Opinion |

President of Israel's Supreme Court Should Resign

It’s hard to imagine Esther Hayut continuing to serve in her post. If she clings to it, the country's entire judicial system will be operating under a constant cloud

Uri Misgav
Uri Misgav
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Esther Hayut and Hila Gerstel.
Esther Hayut and Hila Gerstel.Credit: Moti Milrod, Olivier Fitoussi
Uri Misgav
Uri Misgav

Her term has been brief, unfortunately, but Esther Hayut needs to step down as president of the Supreme Court.

It’s hard to imagine her continuing to serve in this post. If she clings to her seat, the entire judicial system will be operating under a constant cloud. The testimony that she gave the police, after a two-and-a-half-year delay and not at her own initiative, looks more like a line of defense drawn up by a polished lawyer. Hayut and her friend, retired District Court Judge Hila Gerstl, did not make a criminal complaint, and might have prevented its reoccurrence at another juncture. This of course requires examination, but there is no disputing their transgression from a moral and public standpoint.

Gerstl was offered a bribe, the implications of which involve the total corruption of the judicial system. Offered such a deal, there is one and only one place that this should be reported immediately, and that’s to the police. Gerstl was also a public servant at the time, in a sensitive judicial post. And after her retirement from the bench, she allowed herself to sit as a mediator in a libel complaint by the prime minister’s wife, Sara Netanyahu, against journalist Ben Caspit. In a settlement, Caspit agreed to pay damages and attorney’s fees.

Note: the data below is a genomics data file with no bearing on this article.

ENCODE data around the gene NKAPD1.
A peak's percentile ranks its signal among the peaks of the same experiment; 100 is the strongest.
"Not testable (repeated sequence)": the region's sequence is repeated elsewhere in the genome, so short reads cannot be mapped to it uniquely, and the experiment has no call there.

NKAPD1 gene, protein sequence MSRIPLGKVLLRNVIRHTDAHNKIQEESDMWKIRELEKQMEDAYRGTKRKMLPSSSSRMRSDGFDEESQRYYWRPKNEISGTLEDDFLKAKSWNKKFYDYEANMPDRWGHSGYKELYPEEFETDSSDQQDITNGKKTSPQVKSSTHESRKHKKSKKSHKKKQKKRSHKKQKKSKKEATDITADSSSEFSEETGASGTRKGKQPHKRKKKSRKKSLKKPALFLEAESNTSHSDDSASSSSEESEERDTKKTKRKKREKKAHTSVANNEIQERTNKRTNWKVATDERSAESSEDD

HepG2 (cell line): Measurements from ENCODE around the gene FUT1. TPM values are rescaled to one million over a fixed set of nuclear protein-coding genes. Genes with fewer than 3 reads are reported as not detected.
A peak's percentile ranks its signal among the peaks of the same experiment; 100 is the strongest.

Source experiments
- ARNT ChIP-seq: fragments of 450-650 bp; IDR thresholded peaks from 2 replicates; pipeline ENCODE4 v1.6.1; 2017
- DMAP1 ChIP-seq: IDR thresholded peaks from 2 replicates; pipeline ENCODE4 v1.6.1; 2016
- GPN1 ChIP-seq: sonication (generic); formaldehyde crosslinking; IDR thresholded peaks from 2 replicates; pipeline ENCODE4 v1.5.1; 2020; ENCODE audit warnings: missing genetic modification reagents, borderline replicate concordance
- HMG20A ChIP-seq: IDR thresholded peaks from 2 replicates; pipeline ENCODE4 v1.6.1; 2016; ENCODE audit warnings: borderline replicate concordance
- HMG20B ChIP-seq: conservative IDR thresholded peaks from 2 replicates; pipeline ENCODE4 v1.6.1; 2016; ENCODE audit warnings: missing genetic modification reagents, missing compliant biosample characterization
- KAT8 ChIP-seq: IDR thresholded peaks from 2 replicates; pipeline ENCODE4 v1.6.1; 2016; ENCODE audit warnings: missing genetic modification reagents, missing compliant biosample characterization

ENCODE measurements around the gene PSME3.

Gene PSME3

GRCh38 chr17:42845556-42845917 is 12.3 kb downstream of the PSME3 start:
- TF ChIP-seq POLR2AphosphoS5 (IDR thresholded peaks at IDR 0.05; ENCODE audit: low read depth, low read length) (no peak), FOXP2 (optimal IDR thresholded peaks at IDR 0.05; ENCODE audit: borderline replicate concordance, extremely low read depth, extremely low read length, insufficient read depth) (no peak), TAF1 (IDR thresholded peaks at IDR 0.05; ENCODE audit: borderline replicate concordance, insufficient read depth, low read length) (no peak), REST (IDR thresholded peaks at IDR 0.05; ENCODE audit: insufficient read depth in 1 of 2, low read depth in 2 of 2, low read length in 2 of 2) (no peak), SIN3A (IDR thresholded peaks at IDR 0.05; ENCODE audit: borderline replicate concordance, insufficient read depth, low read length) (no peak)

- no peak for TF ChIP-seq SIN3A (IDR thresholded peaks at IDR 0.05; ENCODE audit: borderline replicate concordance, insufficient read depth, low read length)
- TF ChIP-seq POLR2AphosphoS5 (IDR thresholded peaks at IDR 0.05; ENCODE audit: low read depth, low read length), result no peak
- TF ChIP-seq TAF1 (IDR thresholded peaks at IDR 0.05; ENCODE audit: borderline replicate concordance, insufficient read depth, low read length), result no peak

The matter of the bribe allegedly involves an offer made through an intermediary by former Netanyahu family spokesman Nir Hefetz to have Gerstl appointed attorney general. The alleged quid pro quo was that she see to it that a criminal investigation against Sara Netanyahu over alleged financial irregularities at the Prime Minister’s Residence was dropped. Gerstl never went to the police, instead bringing the matter up to Hayut in a social chat. In her own testimony to police this week, Hayut claimed that the “details were rather vague.” Clearing up the uncertainties is the job of the police.

Following the incident, the two judges sat in silence, seeing someone else, Avichai Mendelblit, get the job as attorney general, and how he has conducted himself. Didn’t they understand the obvious? After all, the offer to Gerstl wasn’t tailored just for her. She and Hayut could have concluded that others might also have been made the same offer.